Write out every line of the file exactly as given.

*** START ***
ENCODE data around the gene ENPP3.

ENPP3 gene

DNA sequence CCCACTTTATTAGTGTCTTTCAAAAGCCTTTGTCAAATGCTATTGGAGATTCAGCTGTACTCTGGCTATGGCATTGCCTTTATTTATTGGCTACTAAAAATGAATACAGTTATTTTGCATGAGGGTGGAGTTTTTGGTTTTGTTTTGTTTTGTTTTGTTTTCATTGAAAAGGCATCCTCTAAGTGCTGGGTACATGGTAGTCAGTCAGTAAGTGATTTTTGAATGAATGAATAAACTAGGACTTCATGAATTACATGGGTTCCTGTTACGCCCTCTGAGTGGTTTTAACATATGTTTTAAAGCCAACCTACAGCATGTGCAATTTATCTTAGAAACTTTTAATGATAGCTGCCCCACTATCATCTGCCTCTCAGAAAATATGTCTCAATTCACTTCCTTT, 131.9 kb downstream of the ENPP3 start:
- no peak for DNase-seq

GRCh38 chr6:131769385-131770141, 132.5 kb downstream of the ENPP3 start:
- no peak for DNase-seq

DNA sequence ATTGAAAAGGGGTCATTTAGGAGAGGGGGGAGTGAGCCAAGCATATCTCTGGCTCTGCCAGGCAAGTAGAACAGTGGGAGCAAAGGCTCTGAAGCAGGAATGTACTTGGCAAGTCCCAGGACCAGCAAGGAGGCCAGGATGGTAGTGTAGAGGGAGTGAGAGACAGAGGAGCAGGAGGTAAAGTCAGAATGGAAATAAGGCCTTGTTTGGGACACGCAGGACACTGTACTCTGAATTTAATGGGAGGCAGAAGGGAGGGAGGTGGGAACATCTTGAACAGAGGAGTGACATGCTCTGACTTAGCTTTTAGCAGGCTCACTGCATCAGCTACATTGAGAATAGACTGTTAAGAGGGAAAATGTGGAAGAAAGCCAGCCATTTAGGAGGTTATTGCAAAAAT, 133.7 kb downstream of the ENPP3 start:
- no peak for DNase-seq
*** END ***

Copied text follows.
ENCODE data around the gene ENPP3.

ENPP3 gene

DNA sequence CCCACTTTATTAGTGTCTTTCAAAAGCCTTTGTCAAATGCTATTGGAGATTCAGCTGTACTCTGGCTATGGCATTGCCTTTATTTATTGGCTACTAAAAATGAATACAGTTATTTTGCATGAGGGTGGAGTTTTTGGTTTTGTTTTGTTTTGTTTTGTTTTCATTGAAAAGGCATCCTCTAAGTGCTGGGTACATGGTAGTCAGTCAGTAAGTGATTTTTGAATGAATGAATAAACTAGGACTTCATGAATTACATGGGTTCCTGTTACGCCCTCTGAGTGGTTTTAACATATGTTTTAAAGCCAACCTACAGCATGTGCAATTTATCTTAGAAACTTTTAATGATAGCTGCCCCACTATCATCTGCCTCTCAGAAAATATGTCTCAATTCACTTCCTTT, 131.9 kb downstream of the ENPP3 start:
- no peak for DNase-seq

GRCh38 chr6:131769385-131770141, 132.5 kb downstream of the ENPP3 start:
- no peak for DNase-seq

DNA sequence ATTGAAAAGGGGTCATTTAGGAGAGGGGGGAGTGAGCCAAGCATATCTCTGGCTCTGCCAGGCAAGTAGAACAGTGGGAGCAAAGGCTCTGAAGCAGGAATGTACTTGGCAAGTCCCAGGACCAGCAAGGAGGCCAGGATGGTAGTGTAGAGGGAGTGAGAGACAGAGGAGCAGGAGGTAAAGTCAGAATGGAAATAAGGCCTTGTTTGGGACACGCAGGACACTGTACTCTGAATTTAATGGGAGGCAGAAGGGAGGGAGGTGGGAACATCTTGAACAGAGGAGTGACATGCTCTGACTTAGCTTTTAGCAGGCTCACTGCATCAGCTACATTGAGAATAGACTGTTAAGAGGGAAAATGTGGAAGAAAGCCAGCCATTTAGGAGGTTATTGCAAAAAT, 133.7 kb downstream of the ENPP3 start:
- no peak for DNase-seq